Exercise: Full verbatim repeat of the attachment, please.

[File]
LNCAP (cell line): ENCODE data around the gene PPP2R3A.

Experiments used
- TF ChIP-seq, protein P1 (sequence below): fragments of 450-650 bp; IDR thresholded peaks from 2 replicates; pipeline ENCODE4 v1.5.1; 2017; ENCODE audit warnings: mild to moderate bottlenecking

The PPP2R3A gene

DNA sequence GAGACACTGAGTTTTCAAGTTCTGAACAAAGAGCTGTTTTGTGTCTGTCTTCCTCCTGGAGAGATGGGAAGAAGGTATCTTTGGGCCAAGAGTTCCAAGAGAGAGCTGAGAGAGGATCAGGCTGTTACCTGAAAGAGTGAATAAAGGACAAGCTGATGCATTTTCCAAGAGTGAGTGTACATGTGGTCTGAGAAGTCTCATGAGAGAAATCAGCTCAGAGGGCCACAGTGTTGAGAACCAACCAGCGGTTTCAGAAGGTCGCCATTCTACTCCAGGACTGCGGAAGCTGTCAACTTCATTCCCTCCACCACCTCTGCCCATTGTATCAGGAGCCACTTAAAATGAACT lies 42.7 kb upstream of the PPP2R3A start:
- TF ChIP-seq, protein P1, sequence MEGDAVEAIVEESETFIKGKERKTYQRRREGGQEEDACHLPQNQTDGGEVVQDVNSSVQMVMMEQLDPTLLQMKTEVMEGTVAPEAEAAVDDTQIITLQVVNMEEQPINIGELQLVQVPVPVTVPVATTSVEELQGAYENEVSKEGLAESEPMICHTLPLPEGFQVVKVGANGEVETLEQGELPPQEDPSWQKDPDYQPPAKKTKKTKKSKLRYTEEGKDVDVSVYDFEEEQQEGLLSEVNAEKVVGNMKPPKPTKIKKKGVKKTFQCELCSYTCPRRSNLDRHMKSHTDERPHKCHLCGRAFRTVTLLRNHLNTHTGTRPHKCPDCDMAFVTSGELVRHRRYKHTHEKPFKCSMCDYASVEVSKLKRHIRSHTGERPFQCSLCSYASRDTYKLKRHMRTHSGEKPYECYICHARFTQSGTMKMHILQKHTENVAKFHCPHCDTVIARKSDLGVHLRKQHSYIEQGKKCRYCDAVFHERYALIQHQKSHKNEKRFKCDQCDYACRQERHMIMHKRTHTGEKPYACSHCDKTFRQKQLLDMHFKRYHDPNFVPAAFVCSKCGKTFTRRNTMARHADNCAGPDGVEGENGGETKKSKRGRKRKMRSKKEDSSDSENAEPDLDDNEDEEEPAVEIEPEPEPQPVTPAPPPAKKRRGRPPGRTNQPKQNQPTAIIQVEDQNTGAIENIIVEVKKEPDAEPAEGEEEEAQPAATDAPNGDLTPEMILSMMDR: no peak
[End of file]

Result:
LNCAP (cell line): ENCODE data around the gene PPP2R3A.

Experiments used
- TF ChIP-seq, protein P1 (sequence below): fragments of 450-650 bp; IDR thresholded peaks from 2 replicates; pipeline ENCODE4 v1.5.1; 2017; ENCODE audit warnings: mild to moderate bottlenecking

The PPP2R3A gene

DNA sequence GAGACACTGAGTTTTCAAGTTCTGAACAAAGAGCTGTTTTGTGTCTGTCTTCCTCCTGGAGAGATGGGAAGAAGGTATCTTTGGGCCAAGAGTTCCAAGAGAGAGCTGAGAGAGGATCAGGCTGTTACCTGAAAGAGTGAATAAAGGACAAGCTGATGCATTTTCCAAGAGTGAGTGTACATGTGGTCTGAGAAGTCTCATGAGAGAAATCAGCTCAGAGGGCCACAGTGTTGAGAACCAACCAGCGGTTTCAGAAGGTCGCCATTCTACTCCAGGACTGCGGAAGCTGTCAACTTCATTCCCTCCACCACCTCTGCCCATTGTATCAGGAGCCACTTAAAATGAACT lies 42.7 kb upstream of the PPP2R3A start:
- TF ChIP-seq, protein P1, sequence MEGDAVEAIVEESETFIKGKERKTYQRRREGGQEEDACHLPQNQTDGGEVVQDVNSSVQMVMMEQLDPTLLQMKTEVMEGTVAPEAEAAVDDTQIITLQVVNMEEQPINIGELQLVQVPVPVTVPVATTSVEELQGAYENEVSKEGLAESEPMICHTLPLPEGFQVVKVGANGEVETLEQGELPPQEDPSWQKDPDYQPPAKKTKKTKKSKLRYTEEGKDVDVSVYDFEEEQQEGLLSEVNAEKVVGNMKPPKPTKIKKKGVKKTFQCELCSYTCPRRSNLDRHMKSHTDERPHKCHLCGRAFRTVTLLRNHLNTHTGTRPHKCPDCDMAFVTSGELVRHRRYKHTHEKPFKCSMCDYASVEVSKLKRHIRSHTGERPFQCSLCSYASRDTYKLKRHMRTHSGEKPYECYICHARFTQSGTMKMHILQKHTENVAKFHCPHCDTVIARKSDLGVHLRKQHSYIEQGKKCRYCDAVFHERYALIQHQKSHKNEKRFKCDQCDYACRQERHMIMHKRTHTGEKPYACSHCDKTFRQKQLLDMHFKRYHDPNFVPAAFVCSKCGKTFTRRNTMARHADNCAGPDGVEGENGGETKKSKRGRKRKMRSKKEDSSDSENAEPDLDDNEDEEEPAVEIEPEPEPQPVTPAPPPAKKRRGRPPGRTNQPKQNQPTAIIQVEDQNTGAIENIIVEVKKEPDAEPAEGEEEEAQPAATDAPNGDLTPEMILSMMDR: no peak